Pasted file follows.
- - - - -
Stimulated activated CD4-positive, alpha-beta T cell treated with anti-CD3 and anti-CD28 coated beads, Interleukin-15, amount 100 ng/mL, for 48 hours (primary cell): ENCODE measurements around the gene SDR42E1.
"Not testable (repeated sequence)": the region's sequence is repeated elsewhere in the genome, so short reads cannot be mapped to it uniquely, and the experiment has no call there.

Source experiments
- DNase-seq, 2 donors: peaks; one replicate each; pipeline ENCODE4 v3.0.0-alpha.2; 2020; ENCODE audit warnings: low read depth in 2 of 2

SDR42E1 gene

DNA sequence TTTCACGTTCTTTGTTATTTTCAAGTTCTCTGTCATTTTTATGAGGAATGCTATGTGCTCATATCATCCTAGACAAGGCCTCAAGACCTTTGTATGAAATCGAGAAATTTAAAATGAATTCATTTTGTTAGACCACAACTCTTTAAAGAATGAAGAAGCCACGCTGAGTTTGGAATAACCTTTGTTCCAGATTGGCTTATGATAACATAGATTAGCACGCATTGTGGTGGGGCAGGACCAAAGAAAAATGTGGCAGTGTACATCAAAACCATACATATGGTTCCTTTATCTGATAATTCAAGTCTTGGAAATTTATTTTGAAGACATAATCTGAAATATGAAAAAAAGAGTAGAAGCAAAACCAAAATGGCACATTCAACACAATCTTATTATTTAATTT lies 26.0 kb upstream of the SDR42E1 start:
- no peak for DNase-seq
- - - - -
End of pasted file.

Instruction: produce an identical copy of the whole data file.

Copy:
Stimulated activated CD4-positive, alpha-beta T cell treated with anti-CD3 and anti-CD28 coated beads, Interleukin-15, amount 100 ng/mL, for 48 hours (primary cell): ENCODE measurements around the gene SDR42E1.
"Not testable (repeated sequence)": the region's sequence is repeated elsewhere in the genome, so short reads cannot be mapped to it uniquely, and the experiment has no call there.

Source experiments
- DNase-seq, 2 donors: peaks; one replicate each; pipeline ENCODE4 v3.0.0-alpha.2; 2020; ENCODE audit warnings: low read depth in 2 of 2

SDR42E1 gene

DNA sequence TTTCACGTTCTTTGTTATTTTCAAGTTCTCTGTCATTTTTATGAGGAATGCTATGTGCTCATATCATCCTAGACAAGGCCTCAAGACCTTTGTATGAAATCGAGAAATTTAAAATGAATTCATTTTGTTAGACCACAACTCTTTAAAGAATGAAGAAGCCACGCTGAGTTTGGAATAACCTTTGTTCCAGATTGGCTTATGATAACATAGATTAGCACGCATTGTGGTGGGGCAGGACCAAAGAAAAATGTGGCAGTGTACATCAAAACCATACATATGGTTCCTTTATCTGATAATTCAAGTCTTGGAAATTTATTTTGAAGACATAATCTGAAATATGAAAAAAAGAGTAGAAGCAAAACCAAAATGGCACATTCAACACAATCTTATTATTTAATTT lies 26.0 kb upstream of the SDR42E1 start:
- no peak for DNase-seq